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San Diego
Subject: RE: Swimming experts

In the ocean, your higher position (buoyancy) may also be allowing you to turn your head to breathe more easily, taking in more oxygen.


This is best response imho.

The buoyancy of a wetsuit / salt water can make a huge difference in a swimmers overall stroke and "feel" of the water.  I would guess that the buoyancy put you in a much more effective swimming position then you get in the pool.

Cheers,
-j



2010-06-24 3:06 PM
in reply to: #2942017

New user
61
2525
Westlake Village, California
Subject: RE: Swimming experts
sand101 - 2010-06-24 2:24 PM
djfiii - 2010-06-24 1:06 PM I find the swim debates to be pretty funny because in the context of a triathlon, it really doesn't matter. If you're a pro - sure, then you need to shave the minutes. But most folks here don't need the absolute most efficient swim stroke / technique.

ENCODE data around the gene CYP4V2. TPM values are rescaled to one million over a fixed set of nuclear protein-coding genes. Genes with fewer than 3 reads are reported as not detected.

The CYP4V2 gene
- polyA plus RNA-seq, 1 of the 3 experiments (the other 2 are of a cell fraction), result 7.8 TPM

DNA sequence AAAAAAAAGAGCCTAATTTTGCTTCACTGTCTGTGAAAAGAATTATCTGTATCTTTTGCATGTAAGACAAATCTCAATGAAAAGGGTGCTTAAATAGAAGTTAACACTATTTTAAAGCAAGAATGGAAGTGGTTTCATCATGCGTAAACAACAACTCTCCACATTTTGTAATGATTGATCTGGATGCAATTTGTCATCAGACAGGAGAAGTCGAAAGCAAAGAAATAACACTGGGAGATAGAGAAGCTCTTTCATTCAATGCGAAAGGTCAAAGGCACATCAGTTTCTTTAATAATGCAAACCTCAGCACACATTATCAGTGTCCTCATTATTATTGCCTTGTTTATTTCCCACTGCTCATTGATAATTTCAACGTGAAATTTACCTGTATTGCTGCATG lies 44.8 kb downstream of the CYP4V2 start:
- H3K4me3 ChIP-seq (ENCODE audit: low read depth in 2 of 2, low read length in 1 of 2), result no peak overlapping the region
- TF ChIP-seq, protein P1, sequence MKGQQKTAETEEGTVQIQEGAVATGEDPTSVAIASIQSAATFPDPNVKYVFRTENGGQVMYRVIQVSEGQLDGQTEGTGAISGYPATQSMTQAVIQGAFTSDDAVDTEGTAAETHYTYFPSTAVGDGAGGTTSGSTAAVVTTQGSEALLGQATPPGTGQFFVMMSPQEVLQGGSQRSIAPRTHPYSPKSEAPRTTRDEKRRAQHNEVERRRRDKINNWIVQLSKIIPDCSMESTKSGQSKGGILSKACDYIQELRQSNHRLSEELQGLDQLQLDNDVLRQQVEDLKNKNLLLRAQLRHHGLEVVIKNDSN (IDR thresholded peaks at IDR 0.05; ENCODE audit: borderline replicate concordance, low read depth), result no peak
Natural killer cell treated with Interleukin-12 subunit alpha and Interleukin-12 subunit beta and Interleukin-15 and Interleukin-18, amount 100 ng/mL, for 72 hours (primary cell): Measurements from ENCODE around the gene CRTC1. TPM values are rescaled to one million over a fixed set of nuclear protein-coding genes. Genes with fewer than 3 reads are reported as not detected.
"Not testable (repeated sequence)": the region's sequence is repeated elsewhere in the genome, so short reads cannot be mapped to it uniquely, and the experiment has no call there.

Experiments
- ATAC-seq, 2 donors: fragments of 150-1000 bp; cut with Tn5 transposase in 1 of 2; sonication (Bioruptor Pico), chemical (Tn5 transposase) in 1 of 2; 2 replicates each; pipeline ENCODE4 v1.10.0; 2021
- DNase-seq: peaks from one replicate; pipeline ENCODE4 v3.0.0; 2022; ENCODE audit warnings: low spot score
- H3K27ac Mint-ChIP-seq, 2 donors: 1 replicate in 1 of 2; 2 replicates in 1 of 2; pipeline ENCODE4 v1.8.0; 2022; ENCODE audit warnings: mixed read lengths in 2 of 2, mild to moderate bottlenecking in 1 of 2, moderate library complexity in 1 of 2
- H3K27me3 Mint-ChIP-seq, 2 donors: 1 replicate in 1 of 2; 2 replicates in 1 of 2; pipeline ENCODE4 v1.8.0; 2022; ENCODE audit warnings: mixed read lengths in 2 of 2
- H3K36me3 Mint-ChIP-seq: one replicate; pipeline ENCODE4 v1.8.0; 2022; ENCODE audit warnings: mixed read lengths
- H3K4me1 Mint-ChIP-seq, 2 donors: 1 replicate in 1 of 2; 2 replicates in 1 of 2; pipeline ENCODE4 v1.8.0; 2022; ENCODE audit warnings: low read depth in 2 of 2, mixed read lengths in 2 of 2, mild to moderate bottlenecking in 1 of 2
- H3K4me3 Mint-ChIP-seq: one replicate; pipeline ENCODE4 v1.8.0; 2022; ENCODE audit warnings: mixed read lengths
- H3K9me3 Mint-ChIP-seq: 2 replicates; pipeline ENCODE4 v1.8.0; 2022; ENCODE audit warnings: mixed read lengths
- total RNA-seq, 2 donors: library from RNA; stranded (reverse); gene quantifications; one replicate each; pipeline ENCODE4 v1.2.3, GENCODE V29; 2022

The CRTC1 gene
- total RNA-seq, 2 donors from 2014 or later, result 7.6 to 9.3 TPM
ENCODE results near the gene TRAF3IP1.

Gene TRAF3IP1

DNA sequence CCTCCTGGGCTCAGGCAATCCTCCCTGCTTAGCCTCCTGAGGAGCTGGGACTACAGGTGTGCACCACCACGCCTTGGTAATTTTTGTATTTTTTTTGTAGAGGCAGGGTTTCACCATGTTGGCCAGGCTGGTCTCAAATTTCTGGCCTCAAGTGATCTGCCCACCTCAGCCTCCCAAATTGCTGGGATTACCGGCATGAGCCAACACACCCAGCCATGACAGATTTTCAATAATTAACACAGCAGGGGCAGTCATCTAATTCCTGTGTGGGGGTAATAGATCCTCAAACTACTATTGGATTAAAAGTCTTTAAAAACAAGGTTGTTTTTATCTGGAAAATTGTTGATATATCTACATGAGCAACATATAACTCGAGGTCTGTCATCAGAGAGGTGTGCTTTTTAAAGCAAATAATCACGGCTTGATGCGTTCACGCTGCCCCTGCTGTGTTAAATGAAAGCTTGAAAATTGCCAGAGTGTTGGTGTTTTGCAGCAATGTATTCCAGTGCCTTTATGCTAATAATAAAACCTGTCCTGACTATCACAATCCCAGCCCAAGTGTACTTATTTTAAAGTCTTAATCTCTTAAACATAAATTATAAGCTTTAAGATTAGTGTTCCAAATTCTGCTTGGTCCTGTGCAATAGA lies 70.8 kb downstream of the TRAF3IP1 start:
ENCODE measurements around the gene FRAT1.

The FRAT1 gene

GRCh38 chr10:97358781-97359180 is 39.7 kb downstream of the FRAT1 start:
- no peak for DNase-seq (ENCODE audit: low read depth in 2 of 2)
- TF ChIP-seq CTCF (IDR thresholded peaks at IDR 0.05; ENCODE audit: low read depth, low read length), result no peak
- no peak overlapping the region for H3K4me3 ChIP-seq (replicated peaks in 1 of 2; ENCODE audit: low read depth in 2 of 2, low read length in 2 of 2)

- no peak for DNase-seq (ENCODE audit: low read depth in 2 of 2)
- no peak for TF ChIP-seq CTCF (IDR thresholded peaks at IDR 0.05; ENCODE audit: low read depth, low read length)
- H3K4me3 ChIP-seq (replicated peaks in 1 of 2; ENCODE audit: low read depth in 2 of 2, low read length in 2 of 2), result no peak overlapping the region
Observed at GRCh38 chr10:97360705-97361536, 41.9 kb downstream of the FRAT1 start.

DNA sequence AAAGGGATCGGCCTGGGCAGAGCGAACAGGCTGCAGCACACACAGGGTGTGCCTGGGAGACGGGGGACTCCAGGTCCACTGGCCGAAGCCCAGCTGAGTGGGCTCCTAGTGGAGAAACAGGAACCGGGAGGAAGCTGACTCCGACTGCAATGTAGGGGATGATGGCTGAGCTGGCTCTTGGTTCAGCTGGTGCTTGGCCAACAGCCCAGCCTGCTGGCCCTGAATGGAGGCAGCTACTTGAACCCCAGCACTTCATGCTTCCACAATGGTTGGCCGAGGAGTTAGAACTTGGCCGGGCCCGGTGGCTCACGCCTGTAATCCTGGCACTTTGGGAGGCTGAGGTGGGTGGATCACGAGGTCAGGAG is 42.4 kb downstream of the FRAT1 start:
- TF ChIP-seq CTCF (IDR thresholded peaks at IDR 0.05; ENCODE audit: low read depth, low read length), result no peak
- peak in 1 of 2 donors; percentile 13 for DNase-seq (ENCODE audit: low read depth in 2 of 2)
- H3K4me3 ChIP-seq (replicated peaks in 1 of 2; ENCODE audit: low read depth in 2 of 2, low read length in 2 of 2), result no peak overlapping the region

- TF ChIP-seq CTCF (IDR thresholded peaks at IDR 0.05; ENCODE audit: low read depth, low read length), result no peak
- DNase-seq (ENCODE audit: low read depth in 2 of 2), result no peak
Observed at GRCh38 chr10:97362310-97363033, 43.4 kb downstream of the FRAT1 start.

Just to play devil's advocate, I'd argue that it does matter.  Being efficient in the water means being better rested on the way out of the water.  It isn't all about speed.  (I'd also opine that the arguments about turns in the pool are useless - I don't care about turns.  I work hard on stroke drills, though.)

But then again I'm a swim guy, so I'm admittedly quite biased.


I agree - I focused on speed gain in my post, but the point applies equally to use of energy (and I meant it to address both but sometimes what's in my head and what I actually type are two different things ). For most of us, I'd say the conservation of energy for use in the bike / run is the most important of the two so your point is well taken.